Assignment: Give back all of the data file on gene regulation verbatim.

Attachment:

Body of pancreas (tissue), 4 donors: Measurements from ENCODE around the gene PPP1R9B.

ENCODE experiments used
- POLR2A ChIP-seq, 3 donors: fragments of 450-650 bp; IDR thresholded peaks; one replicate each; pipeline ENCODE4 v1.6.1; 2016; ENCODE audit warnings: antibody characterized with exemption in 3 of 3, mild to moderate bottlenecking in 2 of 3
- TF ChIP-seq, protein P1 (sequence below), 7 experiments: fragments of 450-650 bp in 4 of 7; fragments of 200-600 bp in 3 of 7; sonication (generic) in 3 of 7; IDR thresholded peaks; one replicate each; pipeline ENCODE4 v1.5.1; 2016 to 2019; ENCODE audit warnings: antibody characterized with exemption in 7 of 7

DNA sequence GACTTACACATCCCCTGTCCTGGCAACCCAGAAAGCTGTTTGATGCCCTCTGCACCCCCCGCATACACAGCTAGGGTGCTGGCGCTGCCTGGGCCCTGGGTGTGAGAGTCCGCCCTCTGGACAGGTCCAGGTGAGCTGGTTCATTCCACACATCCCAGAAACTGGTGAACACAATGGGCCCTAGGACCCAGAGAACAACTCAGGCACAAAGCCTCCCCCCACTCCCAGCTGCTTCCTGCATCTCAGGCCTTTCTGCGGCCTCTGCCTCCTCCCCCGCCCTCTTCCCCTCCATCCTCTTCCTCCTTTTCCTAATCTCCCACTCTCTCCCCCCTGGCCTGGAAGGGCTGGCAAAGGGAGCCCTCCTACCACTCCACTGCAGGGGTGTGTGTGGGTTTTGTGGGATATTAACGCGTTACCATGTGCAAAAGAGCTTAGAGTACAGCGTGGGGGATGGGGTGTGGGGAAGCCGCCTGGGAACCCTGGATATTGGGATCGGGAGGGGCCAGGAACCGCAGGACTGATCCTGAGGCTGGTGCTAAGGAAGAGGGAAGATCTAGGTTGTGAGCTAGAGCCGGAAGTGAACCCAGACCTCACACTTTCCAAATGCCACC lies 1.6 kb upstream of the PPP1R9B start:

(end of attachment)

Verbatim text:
Body of pancreas (tissue), 4 donors: Measurements from ENCODE around the gene PPP1R9B.

ENCODE experiments used
- POLR2A ChIP-seq, 3 donors: fragments of 450-650 bp; IDR thresholded peaks; one replicate each; pipeline ENCODE4 v1.6.1; 2016; ENCODE audit warnings: antibody characterized with exemption in 3 of 3, mild to moderate bottlenecking in 2 of 3
- TF ChIP-seq, protein P1 (sequence below), 7 experiments: fragments of 450-650 bp in 4 of 7; fragments of 200-600 bp in 3 of 7; sonication (generic) in 3 of 7; IDR thresholded peaks; one replicate each; pipeline ENCODE4 v1.5.1; 2016 to 2019; ENCODE audit warnings: antibody characterized with exemption in 7 of 7

DNA sequence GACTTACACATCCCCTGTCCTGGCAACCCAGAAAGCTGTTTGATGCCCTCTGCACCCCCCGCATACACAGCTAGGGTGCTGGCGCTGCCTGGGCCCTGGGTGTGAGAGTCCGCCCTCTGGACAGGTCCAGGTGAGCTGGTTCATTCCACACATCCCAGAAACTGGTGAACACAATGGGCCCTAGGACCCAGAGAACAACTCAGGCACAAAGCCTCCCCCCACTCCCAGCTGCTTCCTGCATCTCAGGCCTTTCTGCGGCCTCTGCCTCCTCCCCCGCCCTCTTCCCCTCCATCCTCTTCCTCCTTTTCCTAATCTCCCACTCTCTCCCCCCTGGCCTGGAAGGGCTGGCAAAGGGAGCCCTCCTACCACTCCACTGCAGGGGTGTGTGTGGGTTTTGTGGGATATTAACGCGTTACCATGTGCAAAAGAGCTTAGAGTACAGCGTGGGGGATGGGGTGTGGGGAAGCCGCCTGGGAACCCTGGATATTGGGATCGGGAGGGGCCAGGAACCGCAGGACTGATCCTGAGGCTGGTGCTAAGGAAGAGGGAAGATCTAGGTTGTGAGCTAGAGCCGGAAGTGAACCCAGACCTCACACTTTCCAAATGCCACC lies 1.6 kb upstream of the PPP1R9B start: